Interest rates have risen significantly in the last few months, and comments from the Federal Reserve about the state of the economy indicate that rate hikes are likely to continue. Inventory ties up financial capital because, with some exceptions, producers must pay suppliers before the goods are sold and revenues are received. If interest rates continue to rise in 2017, it is likely that there will be pressure to reduce the amount of inventory held in order to support sales.
From 1992 to 2010, the inventory-to-sales ratio for multi-product retail stores declined dramatically due to increased efficiency in supply chains. These efficiencies were achieved despite the increasing complexity of supply chains, as retailers increasingly sourced their merchandise from foreign suppliers. Since 2010, however, inventory-to-supply ratio trends have reversed.
It is generally believed that e-commerce companies are keeping more goods in more locations because online customers demand more choices and shorter delivery times, which has translated to one-day or even same-day delivery. E-commerce retailers who are unable to meet these demands run the risk of losing customers to their competitors.
In order to protect their market share and/or increase sales, e-commerce retailers need to expand the geography that they serve. Unlike traditional brick-and-mortar retailers who can hold inventory in a centralized warehouse that supplies many stores over a wide region, e-commerce retailers need to hold inventory closer to potential delivery locations. Thus, it stands to reason that increases in e-commerce’s share of retail sales (see New clash of the titans, American Shipper, September 2016, pg. 30
) is the reason that inventory-to-sales ratios stopped declining in the last five years.
There are factors other than the shift from the brick-and-mortar model to consider as well. The Great Recession, which according to the National Bureau of Economic Research began in December 2007 and ended in July 2009, had its origin in a financial crisis that provoked the Federal Reserve to not only set short term interest rates at 0 percent, but also to buy government bonds in large quantities - referred to as “quantitative easing” - so as to push their prices up and the yields down to historic lows. Even though the Fed has abandoned the bond buying policy and increased short-term interest rates, they remain close to those historically low levels.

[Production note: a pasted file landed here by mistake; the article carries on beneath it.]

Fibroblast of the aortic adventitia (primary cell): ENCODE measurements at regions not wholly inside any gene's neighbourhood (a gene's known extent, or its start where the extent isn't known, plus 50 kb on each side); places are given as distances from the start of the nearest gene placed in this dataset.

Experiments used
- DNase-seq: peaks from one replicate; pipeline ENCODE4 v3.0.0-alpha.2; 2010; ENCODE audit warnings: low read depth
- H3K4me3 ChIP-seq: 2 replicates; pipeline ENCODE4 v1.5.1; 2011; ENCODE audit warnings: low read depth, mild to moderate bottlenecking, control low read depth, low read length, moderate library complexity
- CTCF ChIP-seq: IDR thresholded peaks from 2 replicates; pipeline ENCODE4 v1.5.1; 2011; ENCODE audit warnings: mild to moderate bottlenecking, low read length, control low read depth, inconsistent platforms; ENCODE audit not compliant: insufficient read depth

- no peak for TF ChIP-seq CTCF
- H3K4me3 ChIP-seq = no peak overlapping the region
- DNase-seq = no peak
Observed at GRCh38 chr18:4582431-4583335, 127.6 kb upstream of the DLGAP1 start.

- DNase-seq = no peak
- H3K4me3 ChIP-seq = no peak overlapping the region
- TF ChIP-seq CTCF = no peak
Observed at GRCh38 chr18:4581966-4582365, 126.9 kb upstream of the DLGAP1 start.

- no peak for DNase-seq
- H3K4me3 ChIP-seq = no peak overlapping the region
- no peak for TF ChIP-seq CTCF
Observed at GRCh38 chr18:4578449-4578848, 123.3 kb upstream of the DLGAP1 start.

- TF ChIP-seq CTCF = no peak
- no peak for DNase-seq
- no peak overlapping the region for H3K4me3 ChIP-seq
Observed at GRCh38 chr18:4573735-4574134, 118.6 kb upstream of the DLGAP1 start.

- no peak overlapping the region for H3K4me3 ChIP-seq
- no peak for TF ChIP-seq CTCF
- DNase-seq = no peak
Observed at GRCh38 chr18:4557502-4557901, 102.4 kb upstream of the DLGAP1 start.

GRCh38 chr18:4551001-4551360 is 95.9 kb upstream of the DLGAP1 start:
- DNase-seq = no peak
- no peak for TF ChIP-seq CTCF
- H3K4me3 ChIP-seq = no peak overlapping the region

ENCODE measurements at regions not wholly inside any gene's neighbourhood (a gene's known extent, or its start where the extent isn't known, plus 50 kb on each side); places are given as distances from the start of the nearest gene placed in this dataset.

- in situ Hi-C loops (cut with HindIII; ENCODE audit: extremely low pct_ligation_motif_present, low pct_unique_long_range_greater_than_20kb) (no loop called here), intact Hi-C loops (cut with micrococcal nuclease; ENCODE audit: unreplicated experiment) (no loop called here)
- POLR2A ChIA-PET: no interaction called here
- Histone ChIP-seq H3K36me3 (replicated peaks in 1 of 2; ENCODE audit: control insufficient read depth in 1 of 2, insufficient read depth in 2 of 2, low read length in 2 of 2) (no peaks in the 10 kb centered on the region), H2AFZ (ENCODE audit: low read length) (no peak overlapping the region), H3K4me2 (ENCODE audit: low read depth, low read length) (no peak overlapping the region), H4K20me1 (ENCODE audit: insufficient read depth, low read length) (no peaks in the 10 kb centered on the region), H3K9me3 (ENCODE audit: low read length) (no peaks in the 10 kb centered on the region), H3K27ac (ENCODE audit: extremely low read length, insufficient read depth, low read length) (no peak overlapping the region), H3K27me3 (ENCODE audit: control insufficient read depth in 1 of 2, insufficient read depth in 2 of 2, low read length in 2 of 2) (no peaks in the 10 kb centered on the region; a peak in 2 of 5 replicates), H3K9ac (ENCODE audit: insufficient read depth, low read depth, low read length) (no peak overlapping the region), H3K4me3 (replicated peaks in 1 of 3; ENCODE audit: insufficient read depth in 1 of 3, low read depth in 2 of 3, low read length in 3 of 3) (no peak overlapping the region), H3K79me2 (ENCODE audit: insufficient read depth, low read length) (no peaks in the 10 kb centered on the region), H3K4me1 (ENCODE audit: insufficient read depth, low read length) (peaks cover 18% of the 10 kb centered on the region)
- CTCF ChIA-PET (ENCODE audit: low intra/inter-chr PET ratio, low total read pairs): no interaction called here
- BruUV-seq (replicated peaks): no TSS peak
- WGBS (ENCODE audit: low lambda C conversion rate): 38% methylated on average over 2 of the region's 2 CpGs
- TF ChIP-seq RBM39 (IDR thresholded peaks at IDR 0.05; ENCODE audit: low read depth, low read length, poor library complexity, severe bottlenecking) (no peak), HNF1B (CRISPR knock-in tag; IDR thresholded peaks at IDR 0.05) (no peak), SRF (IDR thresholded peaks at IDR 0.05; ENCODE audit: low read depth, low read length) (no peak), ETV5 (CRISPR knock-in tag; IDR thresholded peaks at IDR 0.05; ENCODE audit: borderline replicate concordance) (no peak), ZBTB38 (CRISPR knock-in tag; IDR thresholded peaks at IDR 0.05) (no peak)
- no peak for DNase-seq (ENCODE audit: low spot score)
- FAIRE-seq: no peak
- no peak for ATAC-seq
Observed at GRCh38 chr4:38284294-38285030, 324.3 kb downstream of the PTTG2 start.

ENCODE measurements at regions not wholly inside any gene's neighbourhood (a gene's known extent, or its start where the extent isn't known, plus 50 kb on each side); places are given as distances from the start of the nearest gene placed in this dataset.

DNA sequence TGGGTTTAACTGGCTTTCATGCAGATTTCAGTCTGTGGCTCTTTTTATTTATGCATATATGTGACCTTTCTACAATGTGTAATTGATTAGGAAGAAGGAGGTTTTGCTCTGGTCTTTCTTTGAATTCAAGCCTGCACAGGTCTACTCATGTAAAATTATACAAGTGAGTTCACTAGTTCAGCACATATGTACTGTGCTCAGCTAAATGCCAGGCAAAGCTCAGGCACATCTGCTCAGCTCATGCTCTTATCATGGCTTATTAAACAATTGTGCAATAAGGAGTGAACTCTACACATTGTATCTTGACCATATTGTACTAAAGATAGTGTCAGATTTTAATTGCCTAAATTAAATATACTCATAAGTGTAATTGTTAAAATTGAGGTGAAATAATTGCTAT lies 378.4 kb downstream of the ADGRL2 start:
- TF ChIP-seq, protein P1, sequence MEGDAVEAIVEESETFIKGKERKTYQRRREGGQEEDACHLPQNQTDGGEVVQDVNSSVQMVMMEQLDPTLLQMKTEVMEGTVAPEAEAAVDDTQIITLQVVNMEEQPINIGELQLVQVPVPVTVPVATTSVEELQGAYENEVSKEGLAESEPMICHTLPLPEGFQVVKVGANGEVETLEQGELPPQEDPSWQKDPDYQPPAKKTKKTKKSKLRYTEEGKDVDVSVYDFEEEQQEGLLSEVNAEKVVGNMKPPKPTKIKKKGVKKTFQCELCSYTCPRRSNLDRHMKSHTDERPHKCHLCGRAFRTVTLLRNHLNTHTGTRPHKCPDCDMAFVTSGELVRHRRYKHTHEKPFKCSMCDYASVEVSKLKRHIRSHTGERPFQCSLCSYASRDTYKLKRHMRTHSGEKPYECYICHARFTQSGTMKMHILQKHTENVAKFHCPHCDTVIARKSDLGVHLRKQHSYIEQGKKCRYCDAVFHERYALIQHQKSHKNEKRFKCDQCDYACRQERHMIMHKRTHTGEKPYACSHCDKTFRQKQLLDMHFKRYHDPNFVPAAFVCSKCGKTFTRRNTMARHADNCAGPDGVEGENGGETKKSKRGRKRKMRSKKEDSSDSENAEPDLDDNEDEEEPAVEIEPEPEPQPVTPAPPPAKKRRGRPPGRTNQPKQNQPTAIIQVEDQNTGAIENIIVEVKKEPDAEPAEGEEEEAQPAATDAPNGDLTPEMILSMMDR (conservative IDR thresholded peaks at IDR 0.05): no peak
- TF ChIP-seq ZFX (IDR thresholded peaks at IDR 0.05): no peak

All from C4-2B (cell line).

Low interest rates mean that the financial cost of holding inventory is low. And given that commercial and industrial real estate vacancy rates were high, the operational cost of holding inventories was also relatively low. Even if e-commerce was not gaining a share of retail sales, given low interest rates and real estate lease costs, one would expect the inventory-to-sales ratios to stop declining and perhaps even rise as seems to have been the case in the last five years. This may also explain, in part, why seasonal peaks in imported container volumes have been relatively muted during this time period.
Industrial real estate vacancy rates have fallen again in 2016, according to JLL research, indicating that real estate costs are likely to rise. With the unemployment rate below 5 percent, a level that economists consider to be a non-accelerating inflation rate of unemployment, it is likely that the Federal Reserve will raise interest rates to head off an increase in inflation.
If the costs of holding inventory increase, beneficial cargo owners will be under pressure to reduce the amount they hold, but also to avoid stock-outs since this can result not only in lost sales, but in loss of market share as well. Those pressures are likely to be felt across the entire freight movement service industry, and falling inventory-to-sales ratios will be a primary indication that this is indeed happening.
Kemmsies is managing director, economist and chief strategist for JLL Ports, Airports and Global Infrastructure. He can be reached by email at email@example.com.